The 2015 World Drug Report has been released by the UN Office on Drugs and Crime (UNODC) on Friday. The position of Pakistan in the international trade of opiates is alarming. The report states that opiates originating in Myanmar are unable to meet the demand in South-East Asia, and thus the â€œsouthern routeâ€ is increasingly important.
The southern route is a conduit for smuggling Afghan heroin southwards from Afghanistan through Pakistan or Iran. The other route is the Balkan route to smuggle Afghan heroin into Europe and there are indications of heroin being trafficked from Iraq rather than from the Islamic Republic of Iran. Pakistan is right at the centre of an international network. While Pakistan is indeed a hub for transport, Afghanistan is the main problem, producing over 6000 tons of opinion in 2014, out of a total global figure of approximately 7500 tons. Almost all of the 6000 plus tons are trafficked through Pakistan.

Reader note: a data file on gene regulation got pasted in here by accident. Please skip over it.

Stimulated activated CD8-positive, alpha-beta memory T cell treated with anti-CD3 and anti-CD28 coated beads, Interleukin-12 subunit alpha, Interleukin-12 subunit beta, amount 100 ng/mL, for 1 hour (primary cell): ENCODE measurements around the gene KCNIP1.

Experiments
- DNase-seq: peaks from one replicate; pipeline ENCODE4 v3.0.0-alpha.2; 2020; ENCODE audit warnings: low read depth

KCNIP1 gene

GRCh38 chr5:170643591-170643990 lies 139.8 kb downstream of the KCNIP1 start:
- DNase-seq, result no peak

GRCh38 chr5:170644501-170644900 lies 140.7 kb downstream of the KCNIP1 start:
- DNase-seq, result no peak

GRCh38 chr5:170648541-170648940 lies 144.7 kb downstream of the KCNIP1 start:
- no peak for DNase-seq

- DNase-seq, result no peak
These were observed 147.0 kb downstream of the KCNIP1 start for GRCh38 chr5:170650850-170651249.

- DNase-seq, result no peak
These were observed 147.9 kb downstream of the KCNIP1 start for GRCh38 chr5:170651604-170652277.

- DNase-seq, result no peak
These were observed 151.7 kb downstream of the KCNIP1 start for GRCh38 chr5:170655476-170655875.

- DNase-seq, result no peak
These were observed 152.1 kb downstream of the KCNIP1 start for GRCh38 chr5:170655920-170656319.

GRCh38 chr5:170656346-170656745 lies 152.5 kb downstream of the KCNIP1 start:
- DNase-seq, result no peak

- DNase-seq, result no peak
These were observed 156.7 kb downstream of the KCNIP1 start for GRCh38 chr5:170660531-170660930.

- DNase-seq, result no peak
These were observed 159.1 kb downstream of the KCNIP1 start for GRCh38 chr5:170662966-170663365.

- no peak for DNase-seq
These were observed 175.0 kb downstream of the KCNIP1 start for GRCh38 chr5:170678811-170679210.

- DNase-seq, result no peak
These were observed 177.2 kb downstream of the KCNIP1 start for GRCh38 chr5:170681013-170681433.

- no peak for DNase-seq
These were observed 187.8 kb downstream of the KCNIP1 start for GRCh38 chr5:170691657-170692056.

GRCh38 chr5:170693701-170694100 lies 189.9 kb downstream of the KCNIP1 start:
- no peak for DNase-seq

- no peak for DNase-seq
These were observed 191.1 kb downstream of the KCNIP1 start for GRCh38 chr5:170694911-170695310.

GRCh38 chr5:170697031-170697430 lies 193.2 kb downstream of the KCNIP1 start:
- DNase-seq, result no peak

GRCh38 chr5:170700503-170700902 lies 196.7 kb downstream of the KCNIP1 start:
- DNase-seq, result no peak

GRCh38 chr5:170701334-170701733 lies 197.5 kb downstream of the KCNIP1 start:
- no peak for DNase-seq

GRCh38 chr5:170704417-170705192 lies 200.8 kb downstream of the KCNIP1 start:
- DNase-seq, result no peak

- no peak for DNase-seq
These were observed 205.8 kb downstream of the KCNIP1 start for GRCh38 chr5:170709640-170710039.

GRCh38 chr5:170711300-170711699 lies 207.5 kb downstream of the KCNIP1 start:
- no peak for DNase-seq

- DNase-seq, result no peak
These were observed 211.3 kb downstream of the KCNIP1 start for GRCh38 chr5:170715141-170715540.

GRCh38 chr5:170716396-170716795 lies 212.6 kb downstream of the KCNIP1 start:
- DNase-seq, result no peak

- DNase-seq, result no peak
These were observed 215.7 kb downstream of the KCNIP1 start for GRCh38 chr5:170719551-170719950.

Not only is the problem an international embarrassment, it is a public health disaster for Pakistan. The report states that there are very high levels of sharing of needles and syringes among people who inject drugs in prisons (56 per cent in Pakistan). South-West Asia has the highest prevalence of HIV among countries with people in possession of drugs with intent to distribute (PWID). The largest proportion of these people live in Pakistan. The Russian Federation, China, Pakistan and the United States (in descending order), when combined, account for nearly 63 percent of the total global estimated number of PWID living with HIV.
The reports highlight the global problem of drug production and ways to break the cycle. Poverty and organised crime are key culprits. With Pakistan being a hub, the first issue to tackle is that of organised crime, especially in Karachi. With the Rangers and the Army involved in the on going clean up of Karachi, it is hoped that drug mafias will also be tackled. While it might be premature to link drug mafias to dominant political parties without clear proof, it is naÃ¯ve to assume that trafficking on such a global scale is not supported by people in high places. Somebody is making a ridiculous amount of illegal money from this booming economic activity.
If it was not a problem of power and patronage, organised drug crime might have been dismantled much sooner. Additionally, the source must be stemmed. Afghanistan needs to play its part and there has to be diplomatic lobbying by Pakistan on this matter. Terrorism is not our only shared demon.
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